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Lethbridge Herald Newspaper Archives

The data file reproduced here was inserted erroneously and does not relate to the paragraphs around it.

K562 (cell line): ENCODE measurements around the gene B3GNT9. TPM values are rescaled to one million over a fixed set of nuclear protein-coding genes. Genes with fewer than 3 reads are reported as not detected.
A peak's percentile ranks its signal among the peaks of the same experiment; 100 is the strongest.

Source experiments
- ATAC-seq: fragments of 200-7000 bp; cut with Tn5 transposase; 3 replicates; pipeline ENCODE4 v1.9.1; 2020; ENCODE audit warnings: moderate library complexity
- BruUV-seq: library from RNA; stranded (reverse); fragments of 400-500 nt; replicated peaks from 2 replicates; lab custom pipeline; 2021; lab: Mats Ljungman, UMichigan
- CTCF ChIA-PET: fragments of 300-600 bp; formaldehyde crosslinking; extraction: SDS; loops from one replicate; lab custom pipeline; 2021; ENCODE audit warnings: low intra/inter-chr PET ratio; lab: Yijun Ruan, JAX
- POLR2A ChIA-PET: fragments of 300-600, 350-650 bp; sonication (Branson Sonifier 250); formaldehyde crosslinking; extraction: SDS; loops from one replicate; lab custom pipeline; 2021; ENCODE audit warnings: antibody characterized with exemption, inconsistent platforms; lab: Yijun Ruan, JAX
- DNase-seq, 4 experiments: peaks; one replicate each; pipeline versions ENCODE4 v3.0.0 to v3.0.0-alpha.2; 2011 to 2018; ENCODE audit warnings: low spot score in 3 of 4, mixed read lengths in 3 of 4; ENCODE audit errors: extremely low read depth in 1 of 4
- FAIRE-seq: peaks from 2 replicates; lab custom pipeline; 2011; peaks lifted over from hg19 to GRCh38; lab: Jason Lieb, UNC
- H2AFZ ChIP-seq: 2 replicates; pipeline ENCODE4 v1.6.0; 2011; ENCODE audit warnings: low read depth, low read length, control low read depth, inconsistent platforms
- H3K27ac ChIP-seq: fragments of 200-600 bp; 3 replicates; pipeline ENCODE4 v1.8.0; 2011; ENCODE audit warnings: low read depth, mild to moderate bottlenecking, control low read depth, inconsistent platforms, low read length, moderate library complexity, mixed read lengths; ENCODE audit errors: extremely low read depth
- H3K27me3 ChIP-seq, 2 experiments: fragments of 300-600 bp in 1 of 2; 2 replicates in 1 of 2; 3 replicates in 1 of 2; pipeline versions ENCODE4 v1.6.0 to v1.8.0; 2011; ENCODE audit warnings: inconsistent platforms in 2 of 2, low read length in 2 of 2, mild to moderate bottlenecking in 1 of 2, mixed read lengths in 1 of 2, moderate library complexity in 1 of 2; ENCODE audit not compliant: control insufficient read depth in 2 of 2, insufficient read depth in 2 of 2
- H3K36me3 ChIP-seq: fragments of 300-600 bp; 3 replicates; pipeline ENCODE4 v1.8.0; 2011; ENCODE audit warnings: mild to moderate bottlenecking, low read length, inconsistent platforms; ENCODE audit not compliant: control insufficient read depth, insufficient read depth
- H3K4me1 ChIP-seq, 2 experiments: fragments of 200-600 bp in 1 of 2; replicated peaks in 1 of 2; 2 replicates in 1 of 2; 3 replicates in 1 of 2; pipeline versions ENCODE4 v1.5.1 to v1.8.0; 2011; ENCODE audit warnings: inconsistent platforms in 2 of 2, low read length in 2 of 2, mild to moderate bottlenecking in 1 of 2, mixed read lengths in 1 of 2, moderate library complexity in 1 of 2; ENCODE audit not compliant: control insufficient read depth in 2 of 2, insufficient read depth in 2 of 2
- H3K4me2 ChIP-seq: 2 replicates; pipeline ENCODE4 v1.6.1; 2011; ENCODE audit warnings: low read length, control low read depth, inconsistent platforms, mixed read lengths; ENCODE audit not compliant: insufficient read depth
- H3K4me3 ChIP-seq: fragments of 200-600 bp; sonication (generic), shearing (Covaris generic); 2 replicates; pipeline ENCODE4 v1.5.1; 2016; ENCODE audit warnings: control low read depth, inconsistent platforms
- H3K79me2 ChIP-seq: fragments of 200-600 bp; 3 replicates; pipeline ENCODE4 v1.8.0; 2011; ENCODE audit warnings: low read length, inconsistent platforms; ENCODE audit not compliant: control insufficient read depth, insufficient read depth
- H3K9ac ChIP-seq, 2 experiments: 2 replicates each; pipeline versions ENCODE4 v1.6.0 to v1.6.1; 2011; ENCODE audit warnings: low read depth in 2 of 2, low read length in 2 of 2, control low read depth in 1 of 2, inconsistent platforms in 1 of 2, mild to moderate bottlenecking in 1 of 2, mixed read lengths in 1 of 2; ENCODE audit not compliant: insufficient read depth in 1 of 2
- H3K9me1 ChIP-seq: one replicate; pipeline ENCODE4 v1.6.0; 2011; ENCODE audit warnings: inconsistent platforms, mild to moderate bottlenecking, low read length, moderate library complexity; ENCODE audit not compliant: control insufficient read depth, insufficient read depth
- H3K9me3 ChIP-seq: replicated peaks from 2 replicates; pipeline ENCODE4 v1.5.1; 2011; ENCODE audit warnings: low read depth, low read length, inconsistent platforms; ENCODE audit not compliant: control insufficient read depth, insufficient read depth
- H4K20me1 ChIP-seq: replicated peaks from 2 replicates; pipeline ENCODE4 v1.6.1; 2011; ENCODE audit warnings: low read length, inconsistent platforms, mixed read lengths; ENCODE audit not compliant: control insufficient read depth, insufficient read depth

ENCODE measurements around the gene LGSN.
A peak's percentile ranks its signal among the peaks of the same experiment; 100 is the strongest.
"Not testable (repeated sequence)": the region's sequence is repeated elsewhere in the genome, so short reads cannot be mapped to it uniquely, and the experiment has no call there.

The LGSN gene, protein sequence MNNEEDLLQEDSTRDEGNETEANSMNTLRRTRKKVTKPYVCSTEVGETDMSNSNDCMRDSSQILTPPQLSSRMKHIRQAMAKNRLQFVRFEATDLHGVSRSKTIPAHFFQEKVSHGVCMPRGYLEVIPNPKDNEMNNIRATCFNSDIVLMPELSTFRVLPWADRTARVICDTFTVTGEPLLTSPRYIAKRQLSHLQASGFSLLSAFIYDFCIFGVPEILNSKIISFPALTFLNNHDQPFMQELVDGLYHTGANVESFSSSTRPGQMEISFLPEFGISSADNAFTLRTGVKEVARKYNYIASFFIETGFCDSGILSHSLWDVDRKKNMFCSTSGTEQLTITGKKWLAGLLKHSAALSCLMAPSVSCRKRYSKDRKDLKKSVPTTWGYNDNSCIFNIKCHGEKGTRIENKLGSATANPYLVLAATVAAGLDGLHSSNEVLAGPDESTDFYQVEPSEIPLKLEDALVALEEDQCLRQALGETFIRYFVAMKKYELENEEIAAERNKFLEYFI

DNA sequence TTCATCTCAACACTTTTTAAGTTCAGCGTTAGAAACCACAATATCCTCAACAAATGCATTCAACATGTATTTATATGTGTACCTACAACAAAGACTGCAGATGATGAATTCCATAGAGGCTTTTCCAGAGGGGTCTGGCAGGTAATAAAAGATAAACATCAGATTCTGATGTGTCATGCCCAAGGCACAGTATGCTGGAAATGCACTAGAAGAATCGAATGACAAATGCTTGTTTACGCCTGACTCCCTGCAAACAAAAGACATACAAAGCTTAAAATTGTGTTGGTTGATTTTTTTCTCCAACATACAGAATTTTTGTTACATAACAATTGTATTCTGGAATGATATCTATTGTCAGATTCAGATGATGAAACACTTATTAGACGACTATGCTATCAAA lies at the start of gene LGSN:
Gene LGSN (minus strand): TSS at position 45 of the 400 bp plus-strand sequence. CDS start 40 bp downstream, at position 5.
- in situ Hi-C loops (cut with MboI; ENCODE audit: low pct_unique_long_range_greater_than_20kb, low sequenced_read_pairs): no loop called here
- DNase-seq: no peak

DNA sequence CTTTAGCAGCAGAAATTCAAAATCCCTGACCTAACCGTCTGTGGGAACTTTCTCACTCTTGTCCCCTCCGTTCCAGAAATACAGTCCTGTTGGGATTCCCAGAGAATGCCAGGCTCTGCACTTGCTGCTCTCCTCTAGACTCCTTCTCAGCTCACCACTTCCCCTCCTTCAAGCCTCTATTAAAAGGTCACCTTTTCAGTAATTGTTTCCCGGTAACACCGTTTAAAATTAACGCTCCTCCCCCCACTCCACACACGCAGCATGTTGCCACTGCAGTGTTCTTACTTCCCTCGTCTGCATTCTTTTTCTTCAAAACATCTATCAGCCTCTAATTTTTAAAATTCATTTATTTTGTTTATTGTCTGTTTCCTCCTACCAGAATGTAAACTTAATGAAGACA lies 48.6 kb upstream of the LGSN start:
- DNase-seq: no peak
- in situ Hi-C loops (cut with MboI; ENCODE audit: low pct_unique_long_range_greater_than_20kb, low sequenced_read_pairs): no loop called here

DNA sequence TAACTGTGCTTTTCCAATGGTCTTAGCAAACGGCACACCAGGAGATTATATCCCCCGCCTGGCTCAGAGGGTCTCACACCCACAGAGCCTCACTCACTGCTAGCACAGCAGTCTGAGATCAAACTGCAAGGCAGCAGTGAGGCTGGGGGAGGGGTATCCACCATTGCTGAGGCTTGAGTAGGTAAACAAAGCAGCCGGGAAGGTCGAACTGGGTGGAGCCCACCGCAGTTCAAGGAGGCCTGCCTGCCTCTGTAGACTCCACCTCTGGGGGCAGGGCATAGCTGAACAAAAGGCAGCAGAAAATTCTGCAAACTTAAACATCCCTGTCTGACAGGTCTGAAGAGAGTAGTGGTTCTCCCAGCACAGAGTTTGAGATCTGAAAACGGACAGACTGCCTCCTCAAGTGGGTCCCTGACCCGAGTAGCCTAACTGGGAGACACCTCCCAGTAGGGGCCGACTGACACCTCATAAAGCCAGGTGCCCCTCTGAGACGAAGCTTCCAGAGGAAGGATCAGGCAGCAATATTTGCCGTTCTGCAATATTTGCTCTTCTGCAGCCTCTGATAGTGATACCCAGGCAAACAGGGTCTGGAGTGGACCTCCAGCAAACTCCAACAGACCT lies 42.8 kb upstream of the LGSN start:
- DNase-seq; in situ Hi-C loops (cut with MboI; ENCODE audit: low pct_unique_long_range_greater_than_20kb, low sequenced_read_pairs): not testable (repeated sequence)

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Lethbridge Herald, The (Newspaper) - December 27, 1971, Lethbridge, Alberta Monday, 27, 1971 THE LETHBRIDGE HERALD 33 Is Edmonton's Industrial Airport inviting air disaster? liv JIM POLING EDMCi.VrON (CP) On any given c'-.y, large commer- cial jels can IB seen swaoping low over Hie Edmonton sky- line, vanishing suddenly among the tall buildings. It's a frightening view for unknowing visitors. But, hid- den by the buildings-1 V2 miles from the downtown core the 45-year-olo' Induslrial Airport occupying six acres of prime land. Industrial is one of the last of Canada's in-city airports a relic from- a less-hectic era when Edmonton wah a small town huddled around its main slreet. Now serious questions are being raised about the facility oldest municipally- owned airport in the country. Has it outlived its1 useful- ness and is it possible that it's a super-hazard to the citizens of the city? C-ilics of Industrial say the heavy traffic it generates is an ingredient for an air disas- ter. Its supporters say its closeness to the Edmonton business district is helping to keep the city's economy healthy. There has been controversy over the airport since the million Edmonton Interna- tional Airport was built 12 miles south of here about 10 years ago. WINNER Industrial, which handles Pacific Western Airlines' 737 jets, propeller-driven com- mercial aircraft ami a variety of private planes, has been Warned for helping to give In- ternational a white-elephant image. INDUSTRIAL BUSIER Ths newer airport, used by all other airlines operating in or cut of Edmt-nton. had only air movements last year compared with Industri- al's Its huge terminal, capable o' accommodating peo- ple at one lime, seldom is busy while Industrial's tiny facilities always seem crowded. Ten years ago, r t u d i e s showed Induslrial employed people with an annual payroll of million and gen- erated ?S million in retail sales a year. Keith Gumming, president of the Edmonton Chamber of Commerce, says 10 per cent of the city's income is prov- ided by the Induslrial and families are supported by it directly. The chamber, a slaimch supporter of Ilia municipal field, is awaiting results of a to determine whether the role of the airport should be changed. I The chamber believes that 1 Induslrial has been one of the MRS. NADA KAIN of 1606 Ashgrove Road, teth- brid'ge, was the lucky winner of a 550.00 Gifl Certificate during the Centre Village Mall's No- vember Bazaar. Another reason it payt to shop at Centre Village. major faclors in Edrr.onton's role as I he supply centre for Northern Canada. The most recent, skirmish m whal hsfi become knouii as The Greal Airoort Debate started in Junf when the de- partment of transport ordered restrictions at Industrial to slop small aircrafl from mix- ing with commercial liners. The federal transport de- partment had received re- ports of six near-collisions over the city in 1970. It also ordered a control tower built because visibility from the existing lower was poor. The city had to foot Ihe bill and there were some unhappy scenes in cily council cham- bers. Julian the alder- man who was defeated n a bid for the mayor's chair this fall, led a campaign to close the airport. He suggested that ths cily could pick up lo million from the facilities and land and could use some of the money and land to build a multi-millicn-dollar sports, trade and convention centre. The airport became a hot topic during Ihe municipal el- eclion. Early in the Campaign a twin-engine aircraft, with six people on board made an emergency landing in a school yard near the airport. No one was hurt, but (lie plane landed just minutes be- fore the yard would have been filled with children. Emergency landings in fields and on streets around the airport are not new. But Ihe crilics say that some day luck is going to ran out and Ihere will be a disaster. DEFENDS RECORD H o w e v e r, Elan Hodgson, president of the Edmonton Flying Club, says the airport's safety record is impeccable. He says that since 1926 not one "innocent bystander" has been hurl in UK area around Ihe airparl by an aircraft using the field. Mr. Hodgson also says that there are no buildings intrud- ing info glide paths set by the departmenl of transport, i The transport department has said Industrial would be capable of handling up lo movements a year after the renovations are com- plete early in 1972. It says the problem at the airport is and small, slow and fast aircraft using the airport. Belter con- trol equipment would help eliminate this. Not many people living near the airport are upset about talk of a disaster. Of two dozen residents interviewed recently, none said they were concerned. Most said the most disturbing aspect of the air- port is radio interference. A spokesman for 'he neigh- boring Royal Alex- andra Hospital says the hospi- tal never has been "bothered" by aircrafl. Talk of closure does frighten Edmonton business- men. SEEKS MORE SPACE PWA moves one million pounds of freighl out of the city every month, most of it to the Northwest Territories. The company said it will need square feet of ad- ditional hangar space at the airport within live years. PWA President Donald Wat- sen has said it would cost the company million ir.orc a year to operate from Interna- tional. He has hinted that the airline would move to Calgary before going to the Interna- lional. A substantial industrial park, composed mainly of firms serving the air industry, has developed at the airport. One of these firms, the Ed- monton Inn, receives about a year from people using the airport. The future of the Industrial Airport probably rests in the ail' study now being con- ducted. Says Mr. Gumming: "We want to know on a longer range what the experts think. If they want to throw it (ail-port) out, we want their alternatives. "It woulri appear, just on the surface, thai Edmonton needs major upgrading of services, both at Industrial and International, especially in cargo and freighl liand- ling." WINNER LESLIE BEATTIE of 836 nth 5f. North, bridqe, was the lucky winner., of a Gift Certificate during Cenlre Village MaLI'j November Bazaar Days. Anolher reason it pays to shop at Centre Village. WINNER SNUG AS BUGS IN RUG? Doug McTuvish and Shenley McMurray keep warm in one of 90 buffalo coats auctioned off by the Winnipeg police department. Prices for the coats ranged from lo 5180 as buyers from as far away as Toronto and Minneapolis competed with Winnipeg bidders. MRS. GECTE of 1035 25lh St. North, was the lucky winner of a Gift Certificate during Centre Village Mall's November Bazaar Days. Another reason it pays to shop at Centre Village. RILEY YEAR-END CL FEATURING: Lady Levis Cord Flares H.I.5. Denim Belli Lev! Cords H.I.S. Perma Presf colors Levis Cord Bells of BRAND NAME JEANS LEE, LEVIS and HIS, ALL AT THE ONE LOW PRICE OF... AUTHORIZED TONY LAMA AND AMERICAN HAT dealer In Southern Alberta RILEY McCORMECK LIMITED South Alberta's Pioneer Western Store Everything for rhfl Western Rider and his horse CENTRE VILLAGE MALL Phone 328-5644 E n n LiE LJ LJ a 8 A.M. to 10 P.M. HOURLY SPECIALS! a.m. a.m. CIGARETTES All popular brands CARTON, SPECIAL IIMIT ONE CARTON PER CUSTOMER a.m. a.m. PANTY HOSE SPECIAL pair for ,00 a.m. a.m. Dairy Box Chocolates l-lb. Reg. 1.98. SPECIAL p.m. p.m. MEN'S GWG TEXAS RANGER PANTS Reg. 7.95. SPECIAL ,77 p.m. p.m. FRESHABYES Reg. 1.89. SPECIAL 1 ,37 p.m. p.m. WIGS Reg. 19.88 and 24.88 SPECIAL, ONLY '.00 CARLTON XMAS CARDS and GIFT WRAP [HOUSE TUESDAY, DECEM CREST TOOTHPASTE FAMILY SIZE SPECIAL, ONLY LISTERINE 20-oz. bottle SPECIAL, ONLY ASPIRINS 200's SPECIAL, ONLY 99' CENTRE VILLAGE MALL LETHBRIDGE PHENTEX YARN 3... I-49 Reg. 19.95 and 24.95 YOUR CHOICE, ONLY ;